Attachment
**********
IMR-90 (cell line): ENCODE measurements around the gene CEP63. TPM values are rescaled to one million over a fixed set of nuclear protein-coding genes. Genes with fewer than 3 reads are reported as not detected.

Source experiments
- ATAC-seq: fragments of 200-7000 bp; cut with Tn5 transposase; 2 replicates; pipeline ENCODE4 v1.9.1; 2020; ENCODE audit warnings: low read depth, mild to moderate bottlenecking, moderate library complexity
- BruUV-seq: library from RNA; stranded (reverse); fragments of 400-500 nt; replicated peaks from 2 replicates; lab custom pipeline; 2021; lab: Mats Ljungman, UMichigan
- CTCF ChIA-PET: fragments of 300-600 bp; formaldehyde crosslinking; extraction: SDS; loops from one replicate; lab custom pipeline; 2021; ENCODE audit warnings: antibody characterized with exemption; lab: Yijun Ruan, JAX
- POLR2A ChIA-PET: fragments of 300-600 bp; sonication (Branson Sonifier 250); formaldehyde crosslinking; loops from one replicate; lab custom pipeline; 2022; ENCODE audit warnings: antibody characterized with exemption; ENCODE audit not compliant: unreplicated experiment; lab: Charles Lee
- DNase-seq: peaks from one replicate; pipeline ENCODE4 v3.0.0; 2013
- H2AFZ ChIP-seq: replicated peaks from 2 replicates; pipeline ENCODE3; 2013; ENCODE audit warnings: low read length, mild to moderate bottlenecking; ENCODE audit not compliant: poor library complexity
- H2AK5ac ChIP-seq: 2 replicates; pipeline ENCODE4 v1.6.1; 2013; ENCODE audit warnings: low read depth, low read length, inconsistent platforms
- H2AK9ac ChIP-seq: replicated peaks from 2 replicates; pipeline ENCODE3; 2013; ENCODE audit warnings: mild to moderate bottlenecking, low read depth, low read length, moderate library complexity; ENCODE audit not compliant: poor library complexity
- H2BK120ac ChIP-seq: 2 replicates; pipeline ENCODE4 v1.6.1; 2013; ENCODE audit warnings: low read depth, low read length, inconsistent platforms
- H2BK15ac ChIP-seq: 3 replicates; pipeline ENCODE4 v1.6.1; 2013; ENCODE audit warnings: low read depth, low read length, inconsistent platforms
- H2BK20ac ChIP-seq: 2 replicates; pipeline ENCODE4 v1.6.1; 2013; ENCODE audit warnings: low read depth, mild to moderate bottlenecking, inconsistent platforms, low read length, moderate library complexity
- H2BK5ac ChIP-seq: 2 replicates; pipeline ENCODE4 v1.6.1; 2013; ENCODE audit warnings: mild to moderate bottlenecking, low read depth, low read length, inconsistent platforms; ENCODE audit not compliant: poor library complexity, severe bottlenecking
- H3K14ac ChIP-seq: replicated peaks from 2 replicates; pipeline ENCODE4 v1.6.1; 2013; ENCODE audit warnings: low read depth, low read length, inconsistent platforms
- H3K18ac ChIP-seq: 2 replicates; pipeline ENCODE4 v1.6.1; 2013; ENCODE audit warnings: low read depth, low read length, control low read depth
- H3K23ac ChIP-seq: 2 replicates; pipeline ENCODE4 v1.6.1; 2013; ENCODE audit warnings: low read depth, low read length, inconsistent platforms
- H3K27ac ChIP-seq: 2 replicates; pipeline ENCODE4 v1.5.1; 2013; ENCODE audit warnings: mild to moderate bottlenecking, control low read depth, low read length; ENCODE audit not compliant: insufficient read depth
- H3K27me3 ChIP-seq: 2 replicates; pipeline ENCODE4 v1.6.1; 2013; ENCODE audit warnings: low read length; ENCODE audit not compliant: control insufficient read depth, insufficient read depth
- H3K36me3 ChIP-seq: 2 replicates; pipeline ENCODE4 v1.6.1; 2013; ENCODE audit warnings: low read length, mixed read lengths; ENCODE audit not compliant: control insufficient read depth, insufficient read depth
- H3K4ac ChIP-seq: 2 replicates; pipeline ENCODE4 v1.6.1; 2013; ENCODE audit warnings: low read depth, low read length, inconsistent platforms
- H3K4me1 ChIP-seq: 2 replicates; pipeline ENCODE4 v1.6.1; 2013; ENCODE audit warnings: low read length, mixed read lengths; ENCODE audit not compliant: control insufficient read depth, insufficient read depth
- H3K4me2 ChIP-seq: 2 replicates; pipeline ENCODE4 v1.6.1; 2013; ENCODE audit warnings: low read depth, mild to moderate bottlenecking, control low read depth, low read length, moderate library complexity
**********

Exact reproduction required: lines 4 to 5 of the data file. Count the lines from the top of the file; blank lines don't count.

- BruUV-seq: library from RNA; stranded (reverse); fragments of 400-500 nt; replicated peaks from 2 replicates; lab custom pipeline; 2021; lab: Mats Ljungman, UMichigan
- CTCF ChIA-PET: fragments of 300-600 bp; formaldehyde crosslinking; extraction: SDS; loops from one replicate; lab custom pipeline; 2021; ENCODE audit warnings: antibody characterized with exemption; lab: Yijun Ruan, JAX